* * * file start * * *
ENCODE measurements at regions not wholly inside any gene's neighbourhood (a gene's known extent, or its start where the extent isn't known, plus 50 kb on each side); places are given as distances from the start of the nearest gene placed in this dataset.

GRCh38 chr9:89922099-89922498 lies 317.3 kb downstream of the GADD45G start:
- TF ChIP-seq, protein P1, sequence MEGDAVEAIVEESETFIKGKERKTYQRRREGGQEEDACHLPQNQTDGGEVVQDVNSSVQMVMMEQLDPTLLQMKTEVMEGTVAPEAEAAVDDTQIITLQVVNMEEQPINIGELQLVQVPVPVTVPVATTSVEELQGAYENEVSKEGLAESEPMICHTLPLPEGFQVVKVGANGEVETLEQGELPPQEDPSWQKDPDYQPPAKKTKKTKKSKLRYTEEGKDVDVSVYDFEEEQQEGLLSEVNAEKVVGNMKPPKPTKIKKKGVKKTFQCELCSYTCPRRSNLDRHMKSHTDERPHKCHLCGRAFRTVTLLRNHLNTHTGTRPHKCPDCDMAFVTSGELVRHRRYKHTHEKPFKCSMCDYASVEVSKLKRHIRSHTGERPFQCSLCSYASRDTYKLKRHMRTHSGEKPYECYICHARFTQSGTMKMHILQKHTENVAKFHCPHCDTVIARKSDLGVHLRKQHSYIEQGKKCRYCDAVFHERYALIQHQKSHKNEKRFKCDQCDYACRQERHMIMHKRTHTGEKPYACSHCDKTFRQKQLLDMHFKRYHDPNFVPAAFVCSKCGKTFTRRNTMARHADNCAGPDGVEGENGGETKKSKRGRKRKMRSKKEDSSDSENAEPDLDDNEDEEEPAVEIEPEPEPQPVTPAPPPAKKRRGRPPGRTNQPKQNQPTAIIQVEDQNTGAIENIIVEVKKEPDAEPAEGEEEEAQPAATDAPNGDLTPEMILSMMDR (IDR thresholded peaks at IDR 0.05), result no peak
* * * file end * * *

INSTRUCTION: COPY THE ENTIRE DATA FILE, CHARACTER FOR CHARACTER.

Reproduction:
ENCODE measurements at regions not wholly inside any gene's neighbourhood (a gene's known extent, or its start where the extent isn't known, plus 50 kb on each side); places are given as distances from the start of the nearest gene placed in this dataset.

GRCh38 chr9:89922099-89922498 lies 317.3 kb downstream of the GADD45G start:
- TF ChIP-seq, protein P1, sequence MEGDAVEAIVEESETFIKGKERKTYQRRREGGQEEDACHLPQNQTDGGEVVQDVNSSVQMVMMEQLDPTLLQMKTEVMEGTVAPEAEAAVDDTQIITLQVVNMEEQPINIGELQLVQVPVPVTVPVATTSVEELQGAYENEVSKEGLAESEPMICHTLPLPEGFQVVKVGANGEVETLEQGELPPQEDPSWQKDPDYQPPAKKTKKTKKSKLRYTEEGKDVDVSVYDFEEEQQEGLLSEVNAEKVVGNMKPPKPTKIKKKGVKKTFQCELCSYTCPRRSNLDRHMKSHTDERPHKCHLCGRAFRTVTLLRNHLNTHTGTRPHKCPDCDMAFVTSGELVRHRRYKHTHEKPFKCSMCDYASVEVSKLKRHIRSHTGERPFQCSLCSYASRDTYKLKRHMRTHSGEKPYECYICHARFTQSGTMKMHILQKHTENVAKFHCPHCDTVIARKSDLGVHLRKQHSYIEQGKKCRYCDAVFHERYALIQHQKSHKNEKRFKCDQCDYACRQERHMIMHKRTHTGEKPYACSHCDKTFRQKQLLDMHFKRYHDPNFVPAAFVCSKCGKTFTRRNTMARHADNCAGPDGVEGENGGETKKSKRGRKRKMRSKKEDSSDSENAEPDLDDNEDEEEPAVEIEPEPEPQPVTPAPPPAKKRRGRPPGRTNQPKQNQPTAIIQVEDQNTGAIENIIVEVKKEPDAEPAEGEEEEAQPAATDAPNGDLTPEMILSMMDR (IDR thresholded peaks at IDR 0.05), result no peak